Nov. 18-19: The American Medical Association is taking over San Diego for this year’s interim meeting. The House of Delegates has a swath of policy issues to discuss, including drug prices, vaping and training future physicians in healthcare finance during their residencies. Delegates will also discuss their stance on net neutrality, the perennial bugaboo that the AMA thinks could help reduce health disparities.
Nov. 19: A House Armed Services subcommittee will discuss reforming the Military Health System. Witnesses include the surgeons general of the military branches as well as the director of the Defense Health Agency and the Defense Department’s assistant secretary for health affairs. Just last month, the DHA took control of the Military Health System as it looks to streamline the administration of service members’ healthcare.
Nov. 19-20: It’s time to remember what really drives the industry: people. Healthcare leaders will congregate in Chicago for the National Center for Healthcare Leadership’s human capital investment conference, where topics will be burnout, the future of the healthcare workforce, and what’s working in diversity and inclusion efforts. Tuesday’s dinner will honor Dr. Rod Hochman, CEO of Providence St. Joseph Health, for his leadership in healthcare.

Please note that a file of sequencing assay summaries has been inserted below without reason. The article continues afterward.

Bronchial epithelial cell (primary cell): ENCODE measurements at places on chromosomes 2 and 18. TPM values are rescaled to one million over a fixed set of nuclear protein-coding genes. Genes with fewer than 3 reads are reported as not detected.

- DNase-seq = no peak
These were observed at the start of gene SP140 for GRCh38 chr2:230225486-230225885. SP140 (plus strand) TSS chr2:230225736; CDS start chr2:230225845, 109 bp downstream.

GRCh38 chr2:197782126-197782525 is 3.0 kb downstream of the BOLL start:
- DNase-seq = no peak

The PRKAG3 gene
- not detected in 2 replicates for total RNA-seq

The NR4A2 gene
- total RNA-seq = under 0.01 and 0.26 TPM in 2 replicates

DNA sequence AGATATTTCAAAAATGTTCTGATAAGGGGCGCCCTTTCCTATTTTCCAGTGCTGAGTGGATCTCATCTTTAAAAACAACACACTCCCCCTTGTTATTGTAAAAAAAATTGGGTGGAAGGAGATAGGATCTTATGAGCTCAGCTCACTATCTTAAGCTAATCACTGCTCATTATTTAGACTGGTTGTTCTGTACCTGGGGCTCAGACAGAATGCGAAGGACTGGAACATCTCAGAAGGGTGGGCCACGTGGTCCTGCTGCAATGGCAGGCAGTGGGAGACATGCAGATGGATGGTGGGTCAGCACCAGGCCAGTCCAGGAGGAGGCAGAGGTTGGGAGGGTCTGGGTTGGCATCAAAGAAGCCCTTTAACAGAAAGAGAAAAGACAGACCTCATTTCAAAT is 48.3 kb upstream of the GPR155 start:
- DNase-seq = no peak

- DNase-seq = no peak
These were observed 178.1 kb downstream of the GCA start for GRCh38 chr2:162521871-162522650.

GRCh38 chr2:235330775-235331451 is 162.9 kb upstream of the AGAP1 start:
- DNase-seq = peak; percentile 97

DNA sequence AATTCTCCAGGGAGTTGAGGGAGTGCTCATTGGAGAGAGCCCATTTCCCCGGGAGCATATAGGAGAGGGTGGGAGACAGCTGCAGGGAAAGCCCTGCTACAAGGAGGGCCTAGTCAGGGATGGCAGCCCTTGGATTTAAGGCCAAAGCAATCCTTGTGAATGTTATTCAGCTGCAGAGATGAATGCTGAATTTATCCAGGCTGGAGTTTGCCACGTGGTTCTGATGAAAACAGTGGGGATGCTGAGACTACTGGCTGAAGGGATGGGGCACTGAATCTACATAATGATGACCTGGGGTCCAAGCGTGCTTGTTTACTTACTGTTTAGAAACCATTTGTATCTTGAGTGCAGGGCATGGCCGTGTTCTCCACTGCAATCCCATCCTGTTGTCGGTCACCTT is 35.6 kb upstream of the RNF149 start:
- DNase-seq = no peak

Nov. 20: President Donald Trump has set his sights on accelerating flu vaccine development. Now it’s Congress’ turn. The House Science, Space and Technology Committee will hold a hearing on flu vaccine science and innovation. Trump has asked for alternative vaccine production methods and wants to ramp up capacity.
Nov. 20: The U.S. Food and Drug Administration may soon have a new leader. Stephen Hahn, Trump’s nominee to lead the agency, will appear before the Senate Health, Education, Labor and Pensions Committee. The acting nominee, Dr. Ned Sharpless, stepped down this month after filling in for Dr. Scott Gottlieb, who had abruptly announced his resignation in March.
Nov. 21: Congress will wrap up its business before taking a Thanksgiving break until Dec. 2. While it’s unlikely healthcare issues will take center stage, lawmakers need to avert a government shutdown this week. Lawmakers are expected to pass a short-term fix before Friday and leave their appropriations battle for December.